Starring the voices of: Louis C.K., Eric Stonestreet, Lake Bell, Jenny Slate and Kevin Hart
Directed by: Chris Renaud (Despicable Me, Despicable Me 2 and Minions) and Yarrow Cheney
Rated: PG
Running time: 1hr 30min
Story: Taking place in a Manhattan apartment building, Max's life as a favorite pet is turned upside down, when his owner brings home a sloppy mongrel named Duke. They have to put their quarrels behind, when they find out that an adorable white bunny named Snowball is building an army of abandoned pets determined to take revenge on all happy-owned pets and their owners.

Friday, July 1, 2016


A master class in raising the mo-cap (or performance capture) bar on animation, The BFG is at times a technical marvel – pushing the boundaries of what cinema can offer…  Here, thanks to the marriage of art and actor, you’ll believe giants do indeed exist.  Much of that credit deservedly falls to the feet of actor Mark Rylance – 2015 best Supporting Actor nominee for his brilliantly subdued work in Spielberg’s Bridge of Spies.  In THE BFG, he’s equally amazing.  Based on the popular children’s book from author Roald Dahl, Spielberg has, however, created quite the unbalanced affair.  Of course his attention to detail is second-to-none: production values, the look, the sound, the special effects – this is no less than a beautiful movie up on the screen…  It even flirts with wonderment and whimsy at times.  With this much goodness flittering about though, THE BFG always felt like it was keeping me at arm’s length – I never bought in to the emotion of it all and I was never wrapped in that (often complained about by most critics, but rarely me) Spielbergian blanket of warm fuzzies. I was left out in the cold.  Look, I still attentively watched this film from one of my favorite directors and suspect many will find much to enjoy… But with little heart, less soul, no real sense of urgency and a story so erratic it’s like watching a cat chase a laser light, I can only squeeze so much water from the sponge of adoration…  Mildly entertaining, mostly eccentric and always aggressively sluggish, THE BFG could possibly be the #1 children’s movie of the year that will put most children to sleep.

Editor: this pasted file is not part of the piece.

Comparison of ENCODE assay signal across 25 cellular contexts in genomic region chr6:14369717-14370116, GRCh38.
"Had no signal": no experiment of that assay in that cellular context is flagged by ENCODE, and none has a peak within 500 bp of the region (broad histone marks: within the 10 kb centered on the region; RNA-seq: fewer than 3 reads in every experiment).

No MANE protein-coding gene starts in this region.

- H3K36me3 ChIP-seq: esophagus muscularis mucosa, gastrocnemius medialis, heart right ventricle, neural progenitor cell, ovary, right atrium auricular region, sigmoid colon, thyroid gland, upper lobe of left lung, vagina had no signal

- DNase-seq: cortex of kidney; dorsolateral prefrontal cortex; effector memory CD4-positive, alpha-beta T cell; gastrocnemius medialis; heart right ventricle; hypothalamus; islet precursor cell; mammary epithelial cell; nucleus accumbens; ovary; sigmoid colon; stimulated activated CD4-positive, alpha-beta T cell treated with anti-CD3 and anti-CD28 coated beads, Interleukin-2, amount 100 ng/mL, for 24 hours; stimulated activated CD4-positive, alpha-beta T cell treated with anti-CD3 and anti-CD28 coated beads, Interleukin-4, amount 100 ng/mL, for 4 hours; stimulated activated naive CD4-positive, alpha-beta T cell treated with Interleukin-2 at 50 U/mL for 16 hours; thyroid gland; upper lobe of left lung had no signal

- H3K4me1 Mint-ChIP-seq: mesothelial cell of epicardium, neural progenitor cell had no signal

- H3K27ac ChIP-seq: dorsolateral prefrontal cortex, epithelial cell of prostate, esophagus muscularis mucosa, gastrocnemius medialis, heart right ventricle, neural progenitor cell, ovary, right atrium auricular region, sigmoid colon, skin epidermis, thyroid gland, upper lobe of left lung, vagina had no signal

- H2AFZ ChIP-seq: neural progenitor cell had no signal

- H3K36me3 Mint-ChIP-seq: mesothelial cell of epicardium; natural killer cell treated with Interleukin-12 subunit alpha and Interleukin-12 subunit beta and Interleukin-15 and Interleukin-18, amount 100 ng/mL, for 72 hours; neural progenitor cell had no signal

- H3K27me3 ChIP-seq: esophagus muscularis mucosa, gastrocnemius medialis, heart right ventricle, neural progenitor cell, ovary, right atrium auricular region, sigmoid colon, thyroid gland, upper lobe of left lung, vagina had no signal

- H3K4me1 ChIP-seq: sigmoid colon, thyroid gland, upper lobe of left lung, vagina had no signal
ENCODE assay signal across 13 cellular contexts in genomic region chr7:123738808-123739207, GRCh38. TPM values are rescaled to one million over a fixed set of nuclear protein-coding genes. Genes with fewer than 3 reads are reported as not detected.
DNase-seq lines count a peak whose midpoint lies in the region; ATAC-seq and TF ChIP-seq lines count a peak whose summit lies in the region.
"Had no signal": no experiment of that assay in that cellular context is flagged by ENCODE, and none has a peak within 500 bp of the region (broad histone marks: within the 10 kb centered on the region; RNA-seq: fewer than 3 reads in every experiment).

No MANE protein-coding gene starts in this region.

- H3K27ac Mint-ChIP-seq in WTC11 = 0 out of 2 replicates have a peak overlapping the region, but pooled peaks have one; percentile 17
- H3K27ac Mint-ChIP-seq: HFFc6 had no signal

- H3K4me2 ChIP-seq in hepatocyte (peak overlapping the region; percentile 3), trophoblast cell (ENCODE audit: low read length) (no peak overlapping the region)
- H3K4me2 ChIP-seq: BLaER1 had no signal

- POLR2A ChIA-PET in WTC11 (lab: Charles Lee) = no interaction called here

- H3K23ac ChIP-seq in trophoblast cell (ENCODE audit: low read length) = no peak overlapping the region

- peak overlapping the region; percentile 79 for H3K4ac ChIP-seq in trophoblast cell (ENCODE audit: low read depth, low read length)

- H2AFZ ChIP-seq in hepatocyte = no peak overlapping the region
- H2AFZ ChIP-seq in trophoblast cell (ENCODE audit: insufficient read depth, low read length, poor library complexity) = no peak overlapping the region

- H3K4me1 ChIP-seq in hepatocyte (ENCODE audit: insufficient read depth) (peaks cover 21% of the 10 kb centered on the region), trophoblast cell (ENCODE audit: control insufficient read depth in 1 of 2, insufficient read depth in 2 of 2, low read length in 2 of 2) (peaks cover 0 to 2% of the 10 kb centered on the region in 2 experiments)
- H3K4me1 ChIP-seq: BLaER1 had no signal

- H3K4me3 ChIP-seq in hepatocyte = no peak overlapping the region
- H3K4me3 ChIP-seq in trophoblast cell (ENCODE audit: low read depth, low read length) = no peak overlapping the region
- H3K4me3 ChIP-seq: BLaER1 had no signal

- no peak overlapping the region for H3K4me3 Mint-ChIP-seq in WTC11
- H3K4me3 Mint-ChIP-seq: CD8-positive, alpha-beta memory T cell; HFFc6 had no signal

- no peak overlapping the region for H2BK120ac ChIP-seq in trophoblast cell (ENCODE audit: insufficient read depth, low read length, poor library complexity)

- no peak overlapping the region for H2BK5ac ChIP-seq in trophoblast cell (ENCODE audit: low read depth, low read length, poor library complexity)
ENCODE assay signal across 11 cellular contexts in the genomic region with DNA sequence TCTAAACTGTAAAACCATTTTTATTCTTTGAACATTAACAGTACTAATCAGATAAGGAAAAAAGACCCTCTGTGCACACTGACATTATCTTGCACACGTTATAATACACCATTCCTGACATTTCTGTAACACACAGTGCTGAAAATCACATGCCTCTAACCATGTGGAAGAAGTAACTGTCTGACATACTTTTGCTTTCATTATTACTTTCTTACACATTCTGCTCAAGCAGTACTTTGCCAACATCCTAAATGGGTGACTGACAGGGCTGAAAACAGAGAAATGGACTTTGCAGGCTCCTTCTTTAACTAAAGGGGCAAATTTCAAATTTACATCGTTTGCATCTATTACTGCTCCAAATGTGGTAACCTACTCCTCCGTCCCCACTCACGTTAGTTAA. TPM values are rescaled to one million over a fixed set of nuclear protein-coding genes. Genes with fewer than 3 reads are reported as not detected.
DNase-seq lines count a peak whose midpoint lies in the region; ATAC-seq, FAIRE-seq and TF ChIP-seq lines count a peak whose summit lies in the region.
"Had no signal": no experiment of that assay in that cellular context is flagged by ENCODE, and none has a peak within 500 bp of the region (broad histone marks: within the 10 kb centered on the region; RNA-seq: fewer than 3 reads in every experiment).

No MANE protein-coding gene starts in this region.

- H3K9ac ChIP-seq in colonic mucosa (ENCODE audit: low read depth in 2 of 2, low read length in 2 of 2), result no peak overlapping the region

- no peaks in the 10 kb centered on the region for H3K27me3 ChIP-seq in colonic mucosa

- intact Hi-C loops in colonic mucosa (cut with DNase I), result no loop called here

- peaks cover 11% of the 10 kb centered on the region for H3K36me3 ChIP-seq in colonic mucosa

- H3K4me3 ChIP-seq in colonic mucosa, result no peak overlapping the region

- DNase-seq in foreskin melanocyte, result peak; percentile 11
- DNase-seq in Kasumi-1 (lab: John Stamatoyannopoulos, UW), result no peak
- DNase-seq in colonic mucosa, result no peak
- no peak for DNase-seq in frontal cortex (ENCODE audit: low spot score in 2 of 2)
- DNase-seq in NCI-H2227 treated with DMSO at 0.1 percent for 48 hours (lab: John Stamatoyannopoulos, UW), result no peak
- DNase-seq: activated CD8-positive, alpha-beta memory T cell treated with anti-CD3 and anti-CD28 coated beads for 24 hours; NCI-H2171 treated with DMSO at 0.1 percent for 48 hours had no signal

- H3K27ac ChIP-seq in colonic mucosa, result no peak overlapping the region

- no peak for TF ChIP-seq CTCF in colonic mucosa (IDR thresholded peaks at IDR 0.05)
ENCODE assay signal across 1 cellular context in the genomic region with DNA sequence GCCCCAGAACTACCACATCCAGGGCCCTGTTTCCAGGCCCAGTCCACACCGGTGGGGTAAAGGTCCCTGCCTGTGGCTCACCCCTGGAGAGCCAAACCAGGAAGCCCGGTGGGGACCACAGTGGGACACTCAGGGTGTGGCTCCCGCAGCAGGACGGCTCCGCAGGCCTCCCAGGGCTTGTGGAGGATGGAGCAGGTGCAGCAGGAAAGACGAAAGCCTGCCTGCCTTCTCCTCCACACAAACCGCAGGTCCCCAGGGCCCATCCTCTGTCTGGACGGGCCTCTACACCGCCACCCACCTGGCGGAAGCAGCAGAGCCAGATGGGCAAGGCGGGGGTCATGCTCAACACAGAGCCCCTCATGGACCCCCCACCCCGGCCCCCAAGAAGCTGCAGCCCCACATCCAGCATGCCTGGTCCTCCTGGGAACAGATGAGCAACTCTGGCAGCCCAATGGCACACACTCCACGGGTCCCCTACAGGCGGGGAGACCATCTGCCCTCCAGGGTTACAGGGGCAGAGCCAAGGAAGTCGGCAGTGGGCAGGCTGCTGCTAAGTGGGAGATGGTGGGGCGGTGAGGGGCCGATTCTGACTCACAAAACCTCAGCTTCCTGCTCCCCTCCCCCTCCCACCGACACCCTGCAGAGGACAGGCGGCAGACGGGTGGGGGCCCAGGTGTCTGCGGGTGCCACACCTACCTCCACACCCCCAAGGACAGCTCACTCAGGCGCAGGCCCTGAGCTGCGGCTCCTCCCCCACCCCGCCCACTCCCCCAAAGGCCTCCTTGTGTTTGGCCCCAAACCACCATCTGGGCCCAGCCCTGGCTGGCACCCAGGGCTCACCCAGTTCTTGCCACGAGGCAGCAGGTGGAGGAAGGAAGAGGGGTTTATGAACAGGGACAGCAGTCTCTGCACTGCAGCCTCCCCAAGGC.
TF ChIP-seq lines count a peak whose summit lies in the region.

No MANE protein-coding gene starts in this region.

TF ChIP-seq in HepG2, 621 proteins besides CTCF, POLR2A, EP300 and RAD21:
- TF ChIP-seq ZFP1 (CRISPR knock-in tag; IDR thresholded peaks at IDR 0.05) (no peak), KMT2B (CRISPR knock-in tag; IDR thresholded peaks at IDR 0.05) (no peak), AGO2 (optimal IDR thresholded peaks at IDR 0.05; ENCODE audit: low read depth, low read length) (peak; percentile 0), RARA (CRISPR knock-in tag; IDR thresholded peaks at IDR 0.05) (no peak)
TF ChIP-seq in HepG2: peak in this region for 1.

Starring: Mark Rylance, Ruby Barnhill and Jemaine Clement
Directed by: Steven Spielberg
Rated: PG
Running time: 1hr 55min
Story: A young girl befriends a giant in this story based on the popular children’s book.